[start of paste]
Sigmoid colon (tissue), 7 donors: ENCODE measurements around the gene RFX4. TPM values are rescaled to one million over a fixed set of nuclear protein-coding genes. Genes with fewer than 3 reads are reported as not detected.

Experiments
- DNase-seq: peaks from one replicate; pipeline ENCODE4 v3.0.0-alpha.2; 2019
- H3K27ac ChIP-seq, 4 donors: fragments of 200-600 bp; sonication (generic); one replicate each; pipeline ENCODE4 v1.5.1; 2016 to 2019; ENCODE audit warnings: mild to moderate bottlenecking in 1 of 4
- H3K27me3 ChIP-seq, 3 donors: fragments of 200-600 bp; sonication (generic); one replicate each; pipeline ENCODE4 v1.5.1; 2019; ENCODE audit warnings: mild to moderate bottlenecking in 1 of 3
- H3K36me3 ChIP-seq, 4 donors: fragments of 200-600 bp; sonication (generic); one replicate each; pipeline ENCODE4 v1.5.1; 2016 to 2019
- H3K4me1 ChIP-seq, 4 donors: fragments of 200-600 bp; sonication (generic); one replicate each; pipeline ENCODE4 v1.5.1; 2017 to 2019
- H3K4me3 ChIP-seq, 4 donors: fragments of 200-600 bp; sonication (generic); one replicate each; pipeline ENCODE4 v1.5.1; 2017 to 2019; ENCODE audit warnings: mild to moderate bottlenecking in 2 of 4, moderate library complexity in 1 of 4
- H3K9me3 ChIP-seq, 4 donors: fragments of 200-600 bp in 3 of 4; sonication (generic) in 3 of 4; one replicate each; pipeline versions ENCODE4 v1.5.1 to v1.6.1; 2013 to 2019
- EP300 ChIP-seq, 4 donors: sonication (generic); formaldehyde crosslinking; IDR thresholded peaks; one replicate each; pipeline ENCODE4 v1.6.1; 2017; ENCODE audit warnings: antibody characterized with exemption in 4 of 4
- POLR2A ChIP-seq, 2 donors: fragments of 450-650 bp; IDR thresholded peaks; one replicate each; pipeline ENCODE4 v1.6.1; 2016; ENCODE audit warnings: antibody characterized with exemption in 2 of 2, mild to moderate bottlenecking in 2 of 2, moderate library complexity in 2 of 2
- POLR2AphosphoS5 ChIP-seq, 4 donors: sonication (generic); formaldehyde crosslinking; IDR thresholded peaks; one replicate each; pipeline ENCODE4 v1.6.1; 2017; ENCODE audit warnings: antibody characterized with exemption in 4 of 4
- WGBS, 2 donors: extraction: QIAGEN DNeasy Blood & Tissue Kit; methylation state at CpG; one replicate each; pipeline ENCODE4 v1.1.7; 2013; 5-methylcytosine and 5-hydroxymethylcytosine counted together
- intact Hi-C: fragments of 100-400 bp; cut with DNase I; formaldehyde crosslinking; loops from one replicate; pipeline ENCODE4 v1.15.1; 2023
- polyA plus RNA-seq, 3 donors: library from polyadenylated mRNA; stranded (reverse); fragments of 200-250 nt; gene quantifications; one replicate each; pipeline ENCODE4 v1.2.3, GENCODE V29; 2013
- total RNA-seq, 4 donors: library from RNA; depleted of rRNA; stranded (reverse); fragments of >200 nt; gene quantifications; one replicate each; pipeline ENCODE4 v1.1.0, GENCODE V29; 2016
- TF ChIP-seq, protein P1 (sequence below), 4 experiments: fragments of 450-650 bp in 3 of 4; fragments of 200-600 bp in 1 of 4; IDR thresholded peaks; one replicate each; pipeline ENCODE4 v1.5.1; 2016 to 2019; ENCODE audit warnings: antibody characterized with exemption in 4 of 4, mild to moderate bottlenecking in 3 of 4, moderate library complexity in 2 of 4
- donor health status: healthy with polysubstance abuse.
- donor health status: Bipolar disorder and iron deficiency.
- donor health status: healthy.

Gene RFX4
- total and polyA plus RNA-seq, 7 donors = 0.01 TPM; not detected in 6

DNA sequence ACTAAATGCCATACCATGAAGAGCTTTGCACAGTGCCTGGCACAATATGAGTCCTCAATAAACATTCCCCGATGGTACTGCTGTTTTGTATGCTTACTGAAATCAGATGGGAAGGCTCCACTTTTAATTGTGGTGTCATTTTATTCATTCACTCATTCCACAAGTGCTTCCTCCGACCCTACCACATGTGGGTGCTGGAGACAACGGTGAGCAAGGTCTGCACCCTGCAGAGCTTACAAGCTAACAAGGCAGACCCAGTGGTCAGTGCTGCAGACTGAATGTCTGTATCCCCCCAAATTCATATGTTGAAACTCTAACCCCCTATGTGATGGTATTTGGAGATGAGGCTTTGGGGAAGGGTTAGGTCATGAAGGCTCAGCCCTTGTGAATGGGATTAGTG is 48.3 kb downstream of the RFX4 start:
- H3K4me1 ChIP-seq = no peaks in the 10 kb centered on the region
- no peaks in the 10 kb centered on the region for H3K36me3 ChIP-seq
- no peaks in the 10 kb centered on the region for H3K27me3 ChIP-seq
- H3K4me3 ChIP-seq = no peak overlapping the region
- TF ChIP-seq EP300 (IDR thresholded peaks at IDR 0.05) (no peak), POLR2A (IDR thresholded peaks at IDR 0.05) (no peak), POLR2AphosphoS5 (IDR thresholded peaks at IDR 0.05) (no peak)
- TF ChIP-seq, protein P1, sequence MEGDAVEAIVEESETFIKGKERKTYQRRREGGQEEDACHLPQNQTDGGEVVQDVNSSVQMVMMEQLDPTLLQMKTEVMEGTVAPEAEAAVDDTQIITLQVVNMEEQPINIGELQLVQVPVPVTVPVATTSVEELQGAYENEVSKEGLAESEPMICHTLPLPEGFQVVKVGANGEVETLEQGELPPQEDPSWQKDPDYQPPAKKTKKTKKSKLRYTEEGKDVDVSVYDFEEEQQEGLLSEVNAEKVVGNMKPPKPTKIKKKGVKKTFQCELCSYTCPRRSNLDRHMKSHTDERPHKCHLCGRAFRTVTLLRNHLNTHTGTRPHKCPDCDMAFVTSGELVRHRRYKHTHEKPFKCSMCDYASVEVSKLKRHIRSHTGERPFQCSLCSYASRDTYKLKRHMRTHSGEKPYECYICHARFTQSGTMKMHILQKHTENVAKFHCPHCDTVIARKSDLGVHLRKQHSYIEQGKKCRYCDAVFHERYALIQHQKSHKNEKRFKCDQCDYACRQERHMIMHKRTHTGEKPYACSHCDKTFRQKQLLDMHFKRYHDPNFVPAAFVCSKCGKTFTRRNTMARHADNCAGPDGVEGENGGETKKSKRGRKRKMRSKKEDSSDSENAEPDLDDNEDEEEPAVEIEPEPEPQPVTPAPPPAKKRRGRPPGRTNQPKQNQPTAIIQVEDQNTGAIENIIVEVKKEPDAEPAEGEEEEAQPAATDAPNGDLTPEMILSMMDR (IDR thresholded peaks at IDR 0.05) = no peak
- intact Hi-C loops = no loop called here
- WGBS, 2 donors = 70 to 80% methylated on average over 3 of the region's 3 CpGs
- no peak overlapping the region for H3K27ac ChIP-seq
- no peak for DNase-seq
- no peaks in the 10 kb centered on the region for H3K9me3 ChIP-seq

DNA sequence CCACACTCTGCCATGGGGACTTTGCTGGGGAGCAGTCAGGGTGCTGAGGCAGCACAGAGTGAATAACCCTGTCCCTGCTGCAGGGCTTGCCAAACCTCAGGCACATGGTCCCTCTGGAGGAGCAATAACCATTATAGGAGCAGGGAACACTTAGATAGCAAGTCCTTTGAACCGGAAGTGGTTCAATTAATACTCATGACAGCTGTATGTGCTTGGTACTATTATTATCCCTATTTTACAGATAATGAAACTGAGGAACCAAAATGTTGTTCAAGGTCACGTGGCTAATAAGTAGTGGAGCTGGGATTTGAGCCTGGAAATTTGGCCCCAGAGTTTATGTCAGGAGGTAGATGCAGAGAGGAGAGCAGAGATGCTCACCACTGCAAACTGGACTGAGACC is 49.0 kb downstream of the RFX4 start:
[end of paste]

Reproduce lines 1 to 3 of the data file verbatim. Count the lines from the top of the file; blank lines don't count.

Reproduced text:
Sigmoid colon (tissue), 7 donors: ENCODE measurements around the gene RFX4. TPM values are rescaled to one million over a fixed set of nuclear protein-coding genes. Genes with fewer than 3 reads are reported as not detected.

Experiments
- DNase-seq: peaks from one replicate; pipeline ENCODE4 v3.0.0-alpha.2; 2019